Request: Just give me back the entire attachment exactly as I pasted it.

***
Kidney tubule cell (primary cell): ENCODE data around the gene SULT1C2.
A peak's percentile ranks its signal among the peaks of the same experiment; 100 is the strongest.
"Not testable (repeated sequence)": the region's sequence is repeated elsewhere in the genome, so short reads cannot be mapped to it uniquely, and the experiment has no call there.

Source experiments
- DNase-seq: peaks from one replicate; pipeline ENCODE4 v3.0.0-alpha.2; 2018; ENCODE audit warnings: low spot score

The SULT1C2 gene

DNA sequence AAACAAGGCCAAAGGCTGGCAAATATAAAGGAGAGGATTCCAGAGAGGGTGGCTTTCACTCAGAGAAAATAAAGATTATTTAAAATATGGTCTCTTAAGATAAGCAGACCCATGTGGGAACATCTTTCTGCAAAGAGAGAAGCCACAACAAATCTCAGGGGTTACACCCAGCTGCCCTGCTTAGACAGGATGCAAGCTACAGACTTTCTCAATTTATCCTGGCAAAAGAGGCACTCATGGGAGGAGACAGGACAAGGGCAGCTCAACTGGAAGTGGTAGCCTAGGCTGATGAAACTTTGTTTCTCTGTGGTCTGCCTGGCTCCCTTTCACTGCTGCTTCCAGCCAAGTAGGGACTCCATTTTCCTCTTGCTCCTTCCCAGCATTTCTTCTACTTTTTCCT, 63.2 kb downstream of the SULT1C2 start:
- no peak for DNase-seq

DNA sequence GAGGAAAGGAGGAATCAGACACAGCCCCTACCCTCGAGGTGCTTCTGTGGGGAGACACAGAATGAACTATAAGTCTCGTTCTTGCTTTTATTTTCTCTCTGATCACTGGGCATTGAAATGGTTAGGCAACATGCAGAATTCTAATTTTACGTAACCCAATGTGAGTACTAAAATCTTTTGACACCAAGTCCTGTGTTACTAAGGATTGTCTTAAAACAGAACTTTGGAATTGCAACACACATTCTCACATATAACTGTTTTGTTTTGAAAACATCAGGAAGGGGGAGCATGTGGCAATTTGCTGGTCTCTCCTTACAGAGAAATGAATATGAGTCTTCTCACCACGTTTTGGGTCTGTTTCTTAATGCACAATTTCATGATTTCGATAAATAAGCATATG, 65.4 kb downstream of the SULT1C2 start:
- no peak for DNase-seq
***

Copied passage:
Kidney tubule cell (primary cell): ENCODE data around the gene SULT1C2.
A peak's percentile ranks its signal among the peaks of the same experiment; 100 is the strongest.
"Not testable (repeated sequence)": the region's sequence is repeated elsewhere in the genome, so short reads cannot be mapped to it uniquely, and the experiment has no call there.

Source experiments
- DNase-seq: peaks from one replicate; pipeline ENCODE4 v3.0.0-alpha.2; 2018; ENCODE audit warnings: low spot score

The SULT1C2 gene

DNA sequence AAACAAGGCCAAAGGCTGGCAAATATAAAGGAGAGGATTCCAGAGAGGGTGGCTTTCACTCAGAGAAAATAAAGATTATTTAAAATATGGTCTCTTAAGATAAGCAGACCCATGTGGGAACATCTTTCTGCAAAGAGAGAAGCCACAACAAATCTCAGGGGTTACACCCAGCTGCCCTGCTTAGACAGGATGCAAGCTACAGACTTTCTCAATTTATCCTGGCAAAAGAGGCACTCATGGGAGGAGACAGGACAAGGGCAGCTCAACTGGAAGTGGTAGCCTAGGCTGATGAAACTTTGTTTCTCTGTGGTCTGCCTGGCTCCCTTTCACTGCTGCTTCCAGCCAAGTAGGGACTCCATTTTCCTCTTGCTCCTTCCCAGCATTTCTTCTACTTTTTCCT, 63.2 kb downstream of the SULT1C2 start:
- no peak for DNase-seq

DNA sequence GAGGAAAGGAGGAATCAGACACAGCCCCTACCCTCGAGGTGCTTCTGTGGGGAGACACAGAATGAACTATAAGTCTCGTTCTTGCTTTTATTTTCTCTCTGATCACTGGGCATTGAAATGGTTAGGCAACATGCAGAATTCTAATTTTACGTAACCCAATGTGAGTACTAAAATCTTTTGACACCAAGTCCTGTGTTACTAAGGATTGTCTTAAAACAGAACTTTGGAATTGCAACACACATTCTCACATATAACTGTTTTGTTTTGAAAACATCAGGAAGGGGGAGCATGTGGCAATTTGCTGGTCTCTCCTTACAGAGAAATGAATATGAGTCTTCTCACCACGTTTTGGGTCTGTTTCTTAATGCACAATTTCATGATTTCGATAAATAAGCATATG, 65.4 kb downstream of the SULT1C2 start:
- no peak for DNase-seq